Community reliance on class 4 gaming funding
How reliant are community groups on class 4 gaming funds?

Seventy-five percent of Auckland groups surveyed in 2012 indicated their organisation is moderately or totally reliant on gaming funding to support their core business. Fifty-five percent said there would be a high to extreme risk to their organisation and their core business if they did not receive this funding. There is no evidence that this situation has changed for the better since then.

The reduction in gaming trust funding since 2003 has had a negative impact on community organisations, with many organisations and activities ceasing to operate and others severely reduced in capacity and capability. Grassroots community organisations are struggling with few alternative sources for funding available to replace the loss of gaming funding. Voluntary organisations are increasingly reliant on nationwide public donation campaigns to stay afloat. The Covid-19 pandemic has only worsened this situation.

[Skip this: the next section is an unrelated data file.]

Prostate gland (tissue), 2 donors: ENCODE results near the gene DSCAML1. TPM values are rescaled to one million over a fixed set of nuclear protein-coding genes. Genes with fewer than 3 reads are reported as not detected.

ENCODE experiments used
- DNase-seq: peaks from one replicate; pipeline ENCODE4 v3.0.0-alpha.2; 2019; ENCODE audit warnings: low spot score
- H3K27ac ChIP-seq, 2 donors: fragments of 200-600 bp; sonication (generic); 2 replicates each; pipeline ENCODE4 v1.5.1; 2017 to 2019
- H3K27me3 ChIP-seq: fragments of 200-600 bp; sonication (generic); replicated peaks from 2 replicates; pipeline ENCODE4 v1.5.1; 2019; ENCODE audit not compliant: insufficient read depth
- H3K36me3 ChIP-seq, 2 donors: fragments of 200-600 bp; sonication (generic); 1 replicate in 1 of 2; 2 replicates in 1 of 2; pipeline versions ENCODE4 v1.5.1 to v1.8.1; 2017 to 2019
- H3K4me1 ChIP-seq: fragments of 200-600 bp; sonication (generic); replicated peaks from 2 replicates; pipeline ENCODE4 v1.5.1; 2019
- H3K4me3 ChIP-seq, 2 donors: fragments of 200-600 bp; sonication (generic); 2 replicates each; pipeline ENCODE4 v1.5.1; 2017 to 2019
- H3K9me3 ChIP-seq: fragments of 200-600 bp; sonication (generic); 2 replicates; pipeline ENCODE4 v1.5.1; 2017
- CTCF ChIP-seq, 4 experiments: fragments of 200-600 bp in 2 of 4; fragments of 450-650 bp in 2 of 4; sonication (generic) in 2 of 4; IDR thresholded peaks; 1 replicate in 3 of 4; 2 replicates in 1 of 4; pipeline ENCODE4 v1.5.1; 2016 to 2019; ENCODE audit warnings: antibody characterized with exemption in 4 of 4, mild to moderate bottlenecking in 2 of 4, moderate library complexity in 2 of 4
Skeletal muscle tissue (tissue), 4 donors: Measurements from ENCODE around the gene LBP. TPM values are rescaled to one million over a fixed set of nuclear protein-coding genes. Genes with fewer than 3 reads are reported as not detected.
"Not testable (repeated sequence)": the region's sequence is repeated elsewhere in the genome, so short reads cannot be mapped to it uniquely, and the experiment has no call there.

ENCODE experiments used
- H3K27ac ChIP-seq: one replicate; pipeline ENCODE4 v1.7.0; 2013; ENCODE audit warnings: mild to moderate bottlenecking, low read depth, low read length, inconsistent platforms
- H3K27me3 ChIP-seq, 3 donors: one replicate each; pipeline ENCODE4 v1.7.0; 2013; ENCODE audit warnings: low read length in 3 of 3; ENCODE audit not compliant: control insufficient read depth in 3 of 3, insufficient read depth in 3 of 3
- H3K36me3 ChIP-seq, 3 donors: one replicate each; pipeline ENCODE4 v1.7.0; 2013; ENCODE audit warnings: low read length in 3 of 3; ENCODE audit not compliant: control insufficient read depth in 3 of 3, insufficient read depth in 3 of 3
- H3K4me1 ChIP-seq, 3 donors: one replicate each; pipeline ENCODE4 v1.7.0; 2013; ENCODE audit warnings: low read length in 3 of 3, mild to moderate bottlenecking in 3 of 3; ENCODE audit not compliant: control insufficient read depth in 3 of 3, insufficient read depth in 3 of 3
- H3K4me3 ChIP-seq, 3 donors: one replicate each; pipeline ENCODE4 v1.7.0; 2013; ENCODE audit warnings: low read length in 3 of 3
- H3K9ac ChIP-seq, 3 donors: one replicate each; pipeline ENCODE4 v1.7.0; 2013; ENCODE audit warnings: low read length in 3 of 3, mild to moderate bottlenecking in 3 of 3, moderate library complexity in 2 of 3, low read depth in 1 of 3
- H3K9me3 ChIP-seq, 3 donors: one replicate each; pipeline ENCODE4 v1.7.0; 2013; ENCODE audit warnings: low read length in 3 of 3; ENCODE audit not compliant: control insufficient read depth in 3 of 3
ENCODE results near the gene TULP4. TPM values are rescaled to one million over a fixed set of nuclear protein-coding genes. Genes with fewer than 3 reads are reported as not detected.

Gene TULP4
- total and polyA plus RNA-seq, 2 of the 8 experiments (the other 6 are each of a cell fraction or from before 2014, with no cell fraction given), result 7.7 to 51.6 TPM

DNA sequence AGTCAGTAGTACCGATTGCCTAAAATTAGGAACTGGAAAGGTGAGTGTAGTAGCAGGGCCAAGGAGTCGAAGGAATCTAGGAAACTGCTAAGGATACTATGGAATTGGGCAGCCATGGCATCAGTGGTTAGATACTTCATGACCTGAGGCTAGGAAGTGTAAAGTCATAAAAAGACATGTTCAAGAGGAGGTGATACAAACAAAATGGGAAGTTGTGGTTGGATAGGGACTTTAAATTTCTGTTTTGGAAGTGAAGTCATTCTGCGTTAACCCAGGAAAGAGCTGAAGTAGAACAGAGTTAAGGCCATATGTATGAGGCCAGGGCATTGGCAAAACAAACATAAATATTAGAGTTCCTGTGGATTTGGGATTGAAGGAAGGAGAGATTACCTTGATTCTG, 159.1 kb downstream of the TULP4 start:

How does class 4 gaming compare to racing in its funds to the community?

The pub gaming model differs from the gaming run at clubs like RSAs and in New Zealand Racing Board (now known as RITA) venues. Those entities can apply the funds they raise to their own purposes, for example, maintaining clubrooms or funding race meetings.

In its 2020 annual report, RITA advised its distributions totalled $152.3 million, only $2 million of which went to community sports organisations; the rest went to the racing industry. In contrast, class 4 societies like NZCT distribute all net proceeds to the community.

Harm prevention and minimisation

Strict controls
What controls are required to prevent and minimise gambling harm in our venues?

A complex range of regulatory requirements are in place to support Parliament's objective to prevent and minimise the harm that can be caused by excessive use of pokie machines. Harm prevention and minimisation measures that gaming societies, their venue managers and venue staff are required to meet include:

  • limiting stakes and prize money
  • displaying odds of winning
  • restricting gaming rooms to people over the age of 18 years
  • interrupting play every 30 minutes with an update on how long the player has been at the machine, how much money they’ve spent and their net wins and losses